Blog Post from Masindi, Uganda by Michael Maccia
Beginning this week and continuing next week, we are working with the Masindi Kitara Medical Center (MKMC). On Monday, Ben, Dr. Bohan, and I met with Newman, the business director of the medical center. He gave us a tour and a brief history of the clinic. The clinic was started by the Palmetto Medical Initiative, which is based out of South Carolina. The Medical University of South Carolina has been running medical missions for many years in Uganda, using both students and licensed healthcare professionals. The mission would come for a week and see about 300 patients a day, but when the week was over, there was no follow up. The organizers decided to start the MKMC to be able to provide follow up after the mission group left Uganda.
Masindi Kitara Medical Center is funded in two ways. Private donations from the United States have paid for buildings and capital purchases. Operational costs are paid for by patients paying for visits, lab tests, inpatient visits, and drugs. An outpatient visit is equivalent to 4 US dollars and most lab tests were 1-2 dollars. The clinic currently has 3 buildings, but there are more planned in the future. The main building is an outpatient clinic with consultation rooms, a lab, and a pharmacy (The clinic does not have a pharmacist on staff, but have trained a nurse to dispense medications). Another building is an inpatient unit with 16 beds and a brand new labor and delivery building with 2 operating suites. The clinic saw its first patients 18 months ago.
After getting a tour of the facility, I began to observe outpatient clinic visits with Dr. Dan. Most of the patients I saw were children with malaria, but I also saw a 71 year old women with asthma and hypertension. Even after the first few visits, I could tell the physicians were compassionate, knowledgeable, and strive to work within their means to provide quality care. After the physician or clinical officer (like a physician’s assistant) saw the patient, they would send them to the lab, if necessary. The patients would get the lab results within about 15 minutes when they would have the final visit with the physician and they would write for any medications. The patient could then go to the pharmacy to get their medications. It was also surprising to see the language barrier experienced at the clinic. The physician is from Uganda, but he needed multiple nurses to help him translate some of the dialects so he could effectively communicate with the patients. When the patients leave the clinic, they are given their medical record that they are supposed to keep and bring back for future visits. Most patients do not come with these and they are not good historians about their own medical conditions.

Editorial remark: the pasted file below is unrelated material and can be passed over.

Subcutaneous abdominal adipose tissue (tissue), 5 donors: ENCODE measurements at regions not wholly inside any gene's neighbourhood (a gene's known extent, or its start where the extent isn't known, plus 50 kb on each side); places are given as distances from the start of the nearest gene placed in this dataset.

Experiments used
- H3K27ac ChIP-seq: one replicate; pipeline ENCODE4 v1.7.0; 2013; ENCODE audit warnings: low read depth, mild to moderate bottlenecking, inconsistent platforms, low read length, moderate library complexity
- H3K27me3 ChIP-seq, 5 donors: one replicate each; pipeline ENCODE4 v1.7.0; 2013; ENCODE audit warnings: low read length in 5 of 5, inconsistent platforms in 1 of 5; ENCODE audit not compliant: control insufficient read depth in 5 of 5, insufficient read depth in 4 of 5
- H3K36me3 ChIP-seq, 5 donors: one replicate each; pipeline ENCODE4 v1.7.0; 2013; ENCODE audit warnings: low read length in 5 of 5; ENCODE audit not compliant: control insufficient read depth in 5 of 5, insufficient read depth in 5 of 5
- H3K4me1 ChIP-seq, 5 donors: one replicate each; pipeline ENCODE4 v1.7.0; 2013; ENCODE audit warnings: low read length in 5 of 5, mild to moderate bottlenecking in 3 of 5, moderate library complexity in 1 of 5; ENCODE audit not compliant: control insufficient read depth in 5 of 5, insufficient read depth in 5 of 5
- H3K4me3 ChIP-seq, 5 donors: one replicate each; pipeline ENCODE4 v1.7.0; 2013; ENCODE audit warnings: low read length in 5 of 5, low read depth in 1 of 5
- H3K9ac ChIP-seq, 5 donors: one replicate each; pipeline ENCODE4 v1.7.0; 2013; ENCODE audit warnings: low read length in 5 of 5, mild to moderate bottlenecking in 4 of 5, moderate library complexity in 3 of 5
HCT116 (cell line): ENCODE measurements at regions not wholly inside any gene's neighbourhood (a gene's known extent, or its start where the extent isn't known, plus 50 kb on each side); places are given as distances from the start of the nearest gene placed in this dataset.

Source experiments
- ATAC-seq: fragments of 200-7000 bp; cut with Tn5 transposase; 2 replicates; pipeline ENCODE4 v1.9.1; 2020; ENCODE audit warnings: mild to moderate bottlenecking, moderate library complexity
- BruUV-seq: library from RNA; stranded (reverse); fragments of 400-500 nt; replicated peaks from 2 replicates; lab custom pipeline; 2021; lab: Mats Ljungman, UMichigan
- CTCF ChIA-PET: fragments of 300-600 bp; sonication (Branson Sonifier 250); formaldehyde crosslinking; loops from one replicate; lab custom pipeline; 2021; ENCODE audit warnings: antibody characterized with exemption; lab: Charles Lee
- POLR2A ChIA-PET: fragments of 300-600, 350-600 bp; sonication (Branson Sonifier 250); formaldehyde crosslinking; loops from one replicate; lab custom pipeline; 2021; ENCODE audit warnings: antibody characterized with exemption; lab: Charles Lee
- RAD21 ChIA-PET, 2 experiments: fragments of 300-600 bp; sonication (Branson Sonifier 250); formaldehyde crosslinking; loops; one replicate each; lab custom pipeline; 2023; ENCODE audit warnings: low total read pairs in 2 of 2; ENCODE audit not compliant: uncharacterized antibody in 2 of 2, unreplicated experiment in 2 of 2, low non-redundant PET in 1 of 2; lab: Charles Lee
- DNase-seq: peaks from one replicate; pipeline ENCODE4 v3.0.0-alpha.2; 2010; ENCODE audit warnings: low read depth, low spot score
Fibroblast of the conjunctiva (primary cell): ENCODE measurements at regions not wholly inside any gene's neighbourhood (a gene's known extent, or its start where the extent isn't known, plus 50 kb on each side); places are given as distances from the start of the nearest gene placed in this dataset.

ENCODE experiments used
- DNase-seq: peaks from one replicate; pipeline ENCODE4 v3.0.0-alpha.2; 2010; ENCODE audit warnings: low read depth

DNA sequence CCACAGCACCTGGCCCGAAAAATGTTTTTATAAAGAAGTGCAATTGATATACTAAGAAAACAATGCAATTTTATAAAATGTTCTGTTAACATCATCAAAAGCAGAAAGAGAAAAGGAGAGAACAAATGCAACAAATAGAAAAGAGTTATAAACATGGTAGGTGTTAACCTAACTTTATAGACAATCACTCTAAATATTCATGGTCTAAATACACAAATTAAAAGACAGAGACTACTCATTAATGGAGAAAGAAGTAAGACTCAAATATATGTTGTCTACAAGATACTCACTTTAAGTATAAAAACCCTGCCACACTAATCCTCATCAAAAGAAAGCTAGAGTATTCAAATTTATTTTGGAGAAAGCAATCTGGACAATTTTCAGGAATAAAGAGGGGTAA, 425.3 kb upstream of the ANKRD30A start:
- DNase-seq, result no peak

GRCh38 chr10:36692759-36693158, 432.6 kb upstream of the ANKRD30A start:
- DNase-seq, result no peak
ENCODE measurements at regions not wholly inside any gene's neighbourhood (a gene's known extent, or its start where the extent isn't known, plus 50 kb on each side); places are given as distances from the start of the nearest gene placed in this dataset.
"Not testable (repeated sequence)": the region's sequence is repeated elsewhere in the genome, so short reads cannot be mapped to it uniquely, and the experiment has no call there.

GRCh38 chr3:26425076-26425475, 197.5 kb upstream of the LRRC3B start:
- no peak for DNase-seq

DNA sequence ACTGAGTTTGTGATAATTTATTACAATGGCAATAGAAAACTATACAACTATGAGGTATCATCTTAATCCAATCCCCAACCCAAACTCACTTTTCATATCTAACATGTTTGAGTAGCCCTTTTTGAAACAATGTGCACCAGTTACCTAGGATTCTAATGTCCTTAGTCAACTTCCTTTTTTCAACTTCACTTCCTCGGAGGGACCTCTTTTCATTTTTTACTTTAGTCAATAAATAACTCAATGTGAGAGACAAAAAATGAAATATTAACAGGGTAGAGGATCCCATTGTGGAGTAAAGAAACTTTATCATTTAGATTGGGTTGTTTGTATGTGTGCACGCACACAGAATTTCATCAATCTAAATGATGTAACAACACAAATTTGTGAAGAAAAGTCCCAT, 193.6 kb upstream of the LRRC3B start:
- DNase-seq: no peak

The next day we rounded in the inpatient ward with Dr. Dan. Again, most of the patients in this ward were children with malaria, but these children had a more severe infection and the physicians felt the children needed to be on intravenous medications in order to eradicate the malaria. There was an elderly female who had obvious pill rolling tremors, indicative of Parkinson’s Disease, but the clinic did not carry any medications to treat the disease, so they were going to have to refer her to Mulago National Hospital. Also in the ward were 2 children, one with diagnosed Sickle-Cell Anemia and one with possible Sickle-Cell Anemia. To confirm the diagnosis, the clinic was going to take the young boy’s blood to the local district hospital, since they did not have the ability to do a complete blood count to accurately diagnose the condition. One of the last patients we saw was a young girl who had a skin graft on her cheek. She has had 2 graft surgeries, one failed and one was successful. The first graft was taken from her leg, but did not get adequate blood supply post-surgery. She needed another surgery, this time they flew in a doctor from Germany and an American donor funded the surgery. To make sure the graft was successful, the surgeon branched the carotid artery to force a blood supply to the region. The girl was doing well after the surgery, but had a wound infection in her leg at the site of the first graft. The physicians were confident that she would make a full recovery. I had a good experience my first 2 days at the MKMC and will look forward to my time there next week.